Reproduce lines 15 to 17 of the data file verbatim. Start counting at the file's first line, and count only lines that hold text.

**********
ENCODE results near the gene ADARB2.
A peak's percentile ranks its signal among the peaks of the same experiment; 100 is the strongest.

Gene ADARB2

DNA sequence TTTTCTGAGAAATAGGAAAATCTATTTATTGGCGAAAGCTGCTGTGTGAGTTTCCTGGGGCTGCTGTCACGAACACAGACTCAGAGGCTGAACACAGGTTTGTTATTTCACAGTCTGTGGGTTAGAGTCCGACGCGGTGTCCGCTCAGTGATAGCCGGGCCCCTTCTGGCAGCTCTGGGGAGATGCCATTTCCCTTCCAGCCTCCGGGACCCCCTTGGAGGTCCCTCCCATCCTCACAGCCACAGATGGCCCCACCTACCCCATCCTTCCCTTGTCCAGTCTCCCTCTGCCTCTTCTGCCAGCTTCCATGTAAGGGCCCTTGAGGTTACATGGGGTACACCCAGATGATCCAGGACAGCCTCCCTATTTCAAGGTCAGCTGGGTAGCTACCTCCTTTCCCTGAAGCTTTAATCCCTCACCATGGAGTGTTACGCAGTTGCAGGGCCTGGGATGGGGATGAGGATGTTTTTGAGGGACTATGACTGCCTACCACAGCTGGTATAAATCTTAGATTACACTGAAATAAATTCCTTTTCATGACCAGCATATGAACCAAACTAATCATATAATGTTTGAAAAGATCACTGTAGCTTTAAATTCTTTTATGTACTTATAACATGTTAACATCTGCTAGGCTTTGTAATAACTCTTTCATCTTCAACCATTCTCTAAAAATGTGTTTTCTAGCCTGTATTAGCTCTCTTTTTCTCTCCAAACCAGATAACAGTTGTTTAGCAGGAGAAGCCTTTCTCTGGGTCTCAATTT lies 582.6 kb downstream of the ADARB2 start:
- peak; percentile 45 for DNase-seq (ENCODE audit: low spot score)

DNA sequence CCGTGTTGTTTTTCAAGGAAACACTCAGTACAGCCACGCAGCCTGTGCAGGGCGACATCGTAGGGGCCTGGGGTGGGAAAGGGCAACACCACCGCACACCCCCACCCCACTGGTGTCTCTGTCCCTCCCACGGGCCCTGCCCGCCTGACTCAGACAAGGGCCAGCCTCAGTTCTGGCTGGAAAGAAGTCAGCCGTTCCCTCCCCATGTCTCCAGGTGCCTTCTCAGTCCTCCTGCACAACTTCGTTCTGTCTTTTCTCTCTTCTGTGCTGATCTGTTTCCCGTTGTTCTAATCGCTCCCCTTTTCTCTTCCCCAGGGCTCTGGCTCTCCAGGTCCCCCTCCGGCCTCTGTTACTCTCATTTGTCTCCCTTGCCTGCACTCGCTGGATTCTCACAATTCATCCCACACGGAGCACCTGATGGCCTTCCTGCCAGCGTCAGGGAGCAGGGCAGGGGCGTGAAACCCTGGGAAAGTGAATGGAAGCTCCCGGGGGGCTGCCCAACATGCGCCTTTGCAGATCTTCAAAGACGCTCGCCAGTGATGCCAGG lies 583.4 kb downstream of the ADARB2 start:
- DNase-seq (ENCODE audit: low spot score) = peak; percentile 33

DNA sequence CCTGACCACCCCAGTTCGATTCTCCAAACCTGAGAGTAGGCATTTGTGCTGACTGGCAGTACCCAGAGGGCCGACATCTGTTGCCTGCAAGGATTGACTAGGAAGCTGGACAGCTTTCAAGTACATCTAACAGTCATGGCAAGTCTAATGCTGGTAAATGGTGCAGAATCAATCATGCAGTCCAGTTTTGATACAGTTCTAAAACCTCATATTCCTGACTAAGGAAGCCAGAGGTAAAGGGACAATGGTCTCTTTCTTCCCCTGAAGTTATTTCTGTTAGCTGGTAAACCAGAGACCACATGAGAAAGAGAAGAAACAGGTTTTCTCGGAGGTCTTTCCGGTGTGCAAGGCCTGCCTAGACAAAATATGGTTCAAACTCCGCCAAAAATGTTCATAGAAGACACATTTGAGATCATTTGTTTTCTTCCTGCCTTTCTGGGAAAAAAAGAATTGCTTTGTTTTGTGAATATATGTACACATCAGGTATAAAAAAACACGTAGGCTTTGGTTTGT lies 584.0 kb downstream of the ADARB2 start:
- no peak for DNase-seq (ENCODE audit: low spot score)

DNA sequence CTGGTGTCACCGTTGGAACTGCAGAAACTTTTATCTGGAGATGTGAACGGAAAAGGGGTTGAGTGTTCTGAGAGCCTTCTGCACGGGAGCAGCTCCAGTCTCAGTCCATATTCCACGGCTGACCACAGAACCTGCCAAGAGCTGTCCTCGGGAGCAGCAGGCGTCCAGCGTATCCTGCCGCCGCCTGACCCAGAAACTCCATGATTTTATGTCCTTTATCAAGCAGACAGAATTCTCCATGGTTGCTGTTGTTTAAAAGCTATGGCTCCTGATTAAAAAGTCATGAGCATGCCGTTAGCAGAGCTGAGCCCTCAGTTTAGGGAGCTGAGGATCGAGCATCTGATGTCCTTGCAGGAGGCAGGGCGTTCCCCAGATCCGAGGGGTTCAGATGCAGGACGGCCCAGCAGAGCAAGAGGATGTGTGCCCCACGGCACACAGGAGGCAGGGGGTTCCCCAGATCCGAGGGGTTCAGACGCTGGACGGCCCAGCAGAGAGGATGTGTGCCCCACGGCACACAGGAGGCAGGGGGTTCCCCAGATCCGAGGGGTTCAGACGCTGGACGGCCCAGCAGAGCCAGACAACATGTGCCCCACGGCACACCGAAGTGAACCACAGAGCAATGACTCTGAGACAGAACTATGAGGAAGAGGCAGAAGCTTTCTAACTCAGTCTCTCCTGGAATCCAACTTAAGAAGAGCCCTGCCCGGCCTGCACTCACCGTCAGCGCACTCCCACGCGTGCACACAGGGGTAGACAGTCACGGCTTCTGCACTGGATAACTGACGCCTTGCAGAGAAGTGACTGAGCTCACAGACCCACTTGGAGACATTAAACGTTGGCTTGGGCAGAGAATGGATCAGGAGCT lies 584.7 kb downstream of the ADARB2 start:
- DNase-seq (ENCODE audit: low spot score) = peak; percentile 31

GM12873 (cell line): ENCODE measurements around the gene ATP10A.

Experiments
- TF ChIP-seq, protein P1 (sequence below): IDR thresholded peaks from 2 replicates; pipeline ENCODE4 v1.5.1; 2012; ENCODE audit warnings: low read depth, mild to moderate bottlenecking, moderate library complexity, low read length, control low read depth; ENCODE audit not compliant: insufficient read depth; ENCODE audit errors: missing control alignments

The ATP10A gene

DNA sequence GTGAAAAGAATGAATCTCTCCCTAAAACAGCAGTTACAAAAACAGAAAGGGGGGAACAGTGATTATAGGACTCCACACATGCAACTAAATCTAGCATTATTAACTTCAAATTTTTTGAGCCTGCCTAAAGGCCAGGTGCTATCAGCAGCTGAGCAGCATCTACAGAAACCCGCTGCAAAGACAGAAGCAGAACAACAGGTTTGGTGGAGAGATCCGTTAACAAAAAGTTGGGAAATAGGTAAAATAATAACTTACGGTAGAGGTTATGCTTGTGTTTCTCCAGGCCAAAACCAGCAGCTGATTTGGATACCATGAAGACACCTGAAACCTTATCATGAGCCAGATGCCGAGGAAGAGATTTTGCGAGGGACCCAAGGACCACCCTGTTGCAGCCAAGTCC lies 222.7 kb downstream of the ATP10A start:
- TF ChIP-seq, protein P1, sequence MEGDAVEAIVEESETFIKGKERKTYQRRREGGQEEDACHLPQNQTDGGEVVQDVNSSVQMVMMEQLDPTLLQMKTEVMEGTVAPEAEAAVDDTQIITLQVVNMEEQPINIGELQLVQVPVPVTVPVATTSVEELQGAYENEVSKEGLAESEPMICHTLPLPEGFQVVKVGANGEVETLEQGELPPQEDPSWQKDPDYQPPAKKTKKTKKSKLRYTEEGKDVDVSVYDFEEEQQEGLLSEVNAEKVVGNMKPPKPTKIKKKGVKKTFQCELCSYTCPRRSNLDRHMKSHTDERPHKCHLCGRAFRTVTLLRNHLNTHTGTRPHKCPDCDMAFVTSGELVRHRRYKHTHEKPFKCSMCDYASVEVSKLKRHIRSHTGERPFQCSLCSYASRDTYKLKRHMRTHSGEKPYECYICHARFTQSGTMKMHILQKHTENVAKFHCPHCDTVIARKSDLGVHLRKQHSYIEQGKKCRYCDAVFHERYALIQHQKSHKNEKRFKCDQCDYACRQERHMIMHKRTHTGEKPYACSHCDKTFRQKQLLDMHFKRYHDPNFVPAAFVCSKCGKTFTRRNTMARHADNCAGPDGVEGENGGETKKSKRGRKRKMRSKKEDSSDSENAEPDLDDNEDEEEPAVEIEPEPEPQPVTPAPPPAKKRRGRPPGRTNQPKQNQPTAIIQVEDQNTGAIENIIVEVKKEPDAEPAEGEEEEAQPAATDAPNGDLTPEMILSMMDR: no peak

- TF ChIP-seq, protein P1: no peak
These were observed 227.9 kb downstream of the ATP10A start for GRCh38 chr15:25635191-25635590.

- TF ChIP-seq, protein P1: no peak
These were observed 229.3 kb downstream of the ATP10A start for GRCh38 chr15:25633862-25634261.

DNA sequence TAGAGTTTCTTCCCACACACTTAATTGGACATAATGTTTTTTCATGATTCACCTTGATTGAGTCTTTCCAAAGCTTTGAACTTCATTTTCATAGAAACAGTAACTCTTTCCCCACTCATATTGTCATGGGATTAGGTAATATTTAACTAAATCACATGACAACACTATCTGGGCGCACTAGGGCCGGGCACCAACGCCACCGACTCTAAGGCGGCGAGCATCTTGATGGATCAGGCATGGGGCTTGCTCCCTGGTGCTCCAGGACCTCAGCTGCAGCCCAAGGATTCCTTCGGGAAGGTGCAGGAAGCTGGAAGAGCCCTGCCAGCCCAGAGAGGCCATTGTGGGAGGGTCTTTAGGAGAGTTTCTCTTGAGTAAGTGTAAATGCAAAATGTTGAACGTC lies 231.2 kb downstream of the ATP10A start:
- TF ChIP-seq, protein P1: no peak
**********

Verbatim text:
The ATP10A gene

DNA sequence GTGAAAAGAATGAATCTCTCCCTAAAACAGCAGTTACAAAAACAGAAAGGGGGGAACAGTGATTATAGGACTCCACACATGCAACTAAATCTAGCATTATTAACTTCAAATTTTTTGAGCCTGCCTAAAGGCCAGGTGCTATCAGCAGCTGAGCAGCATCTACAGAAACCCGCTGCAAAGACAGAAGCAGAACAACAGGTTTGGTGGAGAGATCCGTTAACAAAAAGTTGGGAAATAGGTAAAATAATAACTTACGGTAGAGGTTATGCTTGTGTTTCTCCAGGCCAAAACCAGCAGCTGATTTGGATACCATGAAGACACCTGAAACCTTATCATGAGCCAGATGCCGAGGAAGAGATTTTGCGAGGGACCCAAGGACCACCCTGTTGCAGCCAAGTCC lies 222.7 kb downstream of the ATP10A start:
- TF ChIP-seq, protein P1, sequence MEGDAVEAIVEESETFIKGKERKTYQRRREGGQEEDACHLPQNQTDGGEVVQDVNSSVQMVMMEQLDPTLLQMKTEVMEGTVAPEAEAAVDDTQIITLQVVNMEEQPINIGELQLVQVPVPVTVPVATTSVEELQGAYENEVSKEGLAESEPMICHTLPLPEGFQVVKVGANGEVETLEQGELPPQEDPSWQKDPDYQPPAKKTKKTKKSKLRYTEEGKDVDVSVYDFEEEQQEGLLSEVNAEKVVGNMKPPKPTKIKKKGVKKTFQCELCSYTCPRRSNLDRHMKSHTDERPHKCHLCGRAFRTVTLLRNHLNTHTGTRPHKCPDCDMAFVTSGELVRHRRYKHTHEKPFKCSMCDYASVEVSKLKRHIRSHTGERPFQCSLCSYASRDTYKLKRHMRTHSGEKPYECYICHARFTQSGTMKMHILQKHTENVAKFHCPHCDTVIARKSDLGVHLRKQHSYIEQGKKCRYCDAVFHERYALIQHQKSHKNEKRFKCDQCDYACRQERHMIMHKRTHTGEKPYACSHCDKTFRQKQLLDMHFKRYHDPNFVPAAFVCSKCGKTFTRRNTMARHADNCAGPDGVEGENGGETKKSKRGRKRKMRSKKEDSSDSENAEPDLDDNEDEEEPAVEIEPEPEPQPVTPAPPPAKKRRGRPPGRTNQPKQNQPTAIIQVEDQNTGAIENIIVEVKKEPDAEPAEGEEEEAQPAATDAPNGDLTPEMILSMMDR: no peak